CALIFORNIA — A new law signed by Gov. Gray Davis Mondaygives journalists increased protection from libel suits when reportingon acts of violence or threats of violence on school property.
Under the law, citizens are immune from liability for defamationor slander if they communicate information to a school officialregarding the potential for physical harm to a person on schoolgrounds, provided the report was made without knowing it was falseor with reckless disregard for its accuracy.
Nothing in the law specifically mentions professional or studentmedia, but the language of the statute could protect both frompotential libel lawsuits if they reported a threat.
The bill states, "A communication by any person to a schoolprincipal, or a communication by a student attending the schoolto the student’s teacher or to a school counselor or school nurseand any report of that communication to the school principal,stating that a specific student or other specified person hasmade a threat to commit violence on the school grounds involvingthe use of a firearm or other deadly or dangerous weapon, is acommunication on a matter of public concern and is subject toliability in defamation only upon a showing by clear and convincingevidence that the communication or report was made with knowledgeof its falsity or with reckless disregard for the truth or falsityof the communication."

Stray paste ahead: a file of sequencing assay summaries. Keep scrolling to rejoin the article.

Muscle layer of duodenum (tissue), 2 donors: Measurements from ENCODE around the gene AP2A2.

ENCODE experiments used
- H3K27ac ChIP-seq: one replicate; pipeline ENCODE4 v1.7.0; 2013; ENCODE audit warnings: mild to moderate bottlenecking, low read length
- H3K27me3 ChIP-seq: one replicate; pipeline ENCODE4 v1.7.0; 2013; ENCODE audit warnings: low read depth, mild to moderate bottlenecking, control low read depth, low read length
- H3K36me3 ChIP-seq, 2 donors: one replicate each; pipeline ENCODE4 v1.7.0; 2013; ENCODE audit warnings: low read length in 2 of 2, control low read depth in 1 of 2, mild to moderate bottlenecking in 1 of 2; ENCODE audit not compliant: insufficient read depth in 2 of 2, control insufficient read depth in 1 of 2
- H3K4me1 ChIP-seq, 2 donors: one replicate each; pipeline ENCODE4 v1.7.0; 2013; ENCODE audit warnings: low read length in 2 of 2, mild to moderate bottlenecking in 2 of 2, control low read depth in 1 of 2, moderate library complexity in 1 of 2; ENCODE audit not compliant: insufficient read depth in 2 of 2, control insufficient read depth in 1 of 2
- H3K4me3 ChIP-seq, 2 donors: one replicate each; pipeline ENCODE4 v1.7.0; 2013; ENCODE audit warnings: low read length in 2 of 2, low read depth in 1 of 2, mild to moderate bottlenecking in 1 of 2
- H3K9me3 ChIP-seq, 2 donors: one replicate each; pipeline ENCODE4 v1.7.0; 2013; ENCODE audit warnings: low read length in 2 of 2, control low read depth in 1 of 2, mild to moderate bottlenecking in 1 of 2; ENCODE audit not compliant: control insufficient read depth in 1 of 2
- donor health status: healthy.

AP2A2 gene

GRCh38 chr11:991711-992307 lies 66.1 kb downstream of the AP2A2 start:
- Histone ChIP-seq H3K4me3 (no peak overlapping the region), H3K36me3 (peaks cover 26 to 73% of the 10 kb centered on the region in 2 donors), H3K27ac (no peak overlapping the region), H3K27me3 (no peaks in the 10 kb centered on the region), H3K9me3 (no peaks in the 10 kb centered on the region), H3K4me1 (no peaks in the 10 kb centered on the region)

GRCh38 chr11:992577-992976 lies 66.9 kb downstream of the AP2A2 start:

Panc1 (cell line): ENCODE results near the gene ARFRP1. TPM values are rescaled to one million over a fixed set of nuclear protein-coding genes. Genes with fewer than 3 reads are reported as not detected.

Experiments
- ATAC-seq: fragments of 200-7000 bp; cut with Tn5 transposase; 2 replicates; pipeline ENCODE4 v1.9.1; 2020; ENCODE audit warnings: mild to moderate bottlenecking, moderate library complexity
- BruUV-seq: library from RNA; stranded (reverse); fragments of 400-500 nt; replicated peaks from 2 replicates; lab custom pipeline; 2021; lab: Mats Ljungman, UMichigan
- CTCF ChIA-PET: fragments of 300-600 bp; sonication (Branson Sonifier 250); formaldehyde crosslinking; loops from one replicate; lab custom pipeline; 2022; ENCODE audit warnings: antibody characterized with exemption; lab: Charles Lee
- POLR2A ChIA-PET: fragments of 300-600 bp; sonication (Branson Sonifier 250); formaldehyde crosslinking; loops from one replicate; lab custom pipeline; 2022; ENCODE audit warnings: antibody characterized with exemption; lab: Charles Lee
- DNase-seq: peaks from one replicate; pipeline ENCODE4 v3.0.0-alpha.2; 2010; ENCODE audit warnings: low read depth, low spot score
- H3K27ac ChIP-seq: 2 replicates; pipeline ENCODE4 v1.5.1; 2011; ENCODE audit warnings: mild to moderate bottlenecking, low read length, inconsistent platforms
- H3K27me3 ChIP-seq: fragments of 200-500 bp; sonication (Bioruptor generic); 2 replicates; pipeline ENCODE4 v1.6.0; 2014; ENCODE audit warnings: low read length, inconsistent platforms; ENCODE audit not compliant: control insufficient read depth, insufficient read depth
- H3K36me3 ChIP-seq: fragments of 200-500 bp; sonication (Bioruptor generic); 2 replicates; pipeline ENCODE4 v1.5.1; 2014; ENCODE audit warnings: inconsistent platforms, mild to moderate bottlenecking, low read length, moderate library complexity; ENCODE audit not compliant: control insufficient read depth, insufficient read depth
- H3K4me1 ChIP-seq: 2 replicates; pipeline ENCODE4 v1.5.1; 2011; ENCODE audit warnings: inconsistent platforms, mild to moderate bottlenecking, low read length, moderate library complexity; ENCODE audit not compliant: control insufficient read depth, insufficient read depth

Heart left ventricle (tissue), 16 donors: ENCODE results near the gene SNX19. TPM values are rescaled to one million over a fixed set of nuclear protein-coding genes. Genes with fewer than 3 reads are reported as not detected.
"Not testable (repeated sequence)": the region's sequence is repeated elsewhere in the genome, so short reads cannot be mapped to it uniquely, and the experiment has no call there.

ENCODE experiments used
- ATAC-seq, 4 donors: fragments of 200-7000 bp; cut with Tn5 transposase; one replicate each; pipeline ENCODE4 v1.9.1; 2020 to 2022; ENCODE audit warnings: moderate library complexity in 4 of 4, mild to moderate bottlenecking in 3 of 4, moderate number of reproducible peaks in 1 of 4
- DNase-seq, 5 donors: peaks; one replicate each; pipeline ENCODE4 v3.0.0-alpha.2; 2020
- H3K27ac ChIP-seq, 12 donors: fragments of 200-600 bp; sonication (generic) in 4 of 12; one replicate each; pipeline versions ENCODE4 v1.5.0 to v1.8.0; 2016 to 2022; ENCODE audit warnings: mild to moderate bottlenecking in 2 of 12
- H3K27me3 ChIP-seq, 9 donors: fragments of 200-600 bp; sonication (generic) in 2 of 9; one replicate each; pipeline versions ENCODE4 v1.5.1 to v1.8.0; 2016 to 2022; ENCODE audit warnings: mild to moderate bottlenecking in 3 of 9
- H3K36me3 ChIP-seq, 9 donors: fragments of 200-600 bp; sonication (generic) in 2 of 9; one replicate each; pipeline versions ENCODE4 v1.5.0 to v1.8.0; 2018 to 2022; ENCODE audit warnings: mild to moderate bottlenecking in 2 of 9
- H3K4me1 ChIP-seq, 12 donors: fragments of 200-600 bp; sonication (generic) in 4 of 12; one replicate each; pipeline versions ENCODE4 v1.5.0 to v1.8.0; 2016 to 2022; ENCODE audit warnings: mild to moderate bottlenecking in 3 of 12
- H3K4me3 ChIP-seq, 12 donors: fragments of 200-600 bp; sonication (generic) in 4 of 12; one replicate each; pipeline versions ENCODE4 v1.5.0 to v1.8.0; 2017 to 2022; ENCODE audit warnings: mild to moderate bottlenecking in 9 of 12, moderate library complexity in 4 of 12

Assemblywoman Charlene Zettel proposed the bill (AB 1717) asa response to an incident in which a student was sued for defamationafter reporting a threat of school violence. Kristina Tapia andher parents were sued for telling administrators that anotherstudent at Quartz Hill High School said he wanted to "killpeople."
A state judge dismissed the complaint in January, but Tapiaand her parents are stuck with a $40,000 legal bill. Tapia attemptedto get the Antelope Valley Union High School District to pay thelegal expenses, but the school district refused on the premisethat it would be a gift of public funds.
The legislation is intended to prevent retaliatory lawsuitsfrom occurring in the future when circumstances similar to theTapia’s exist.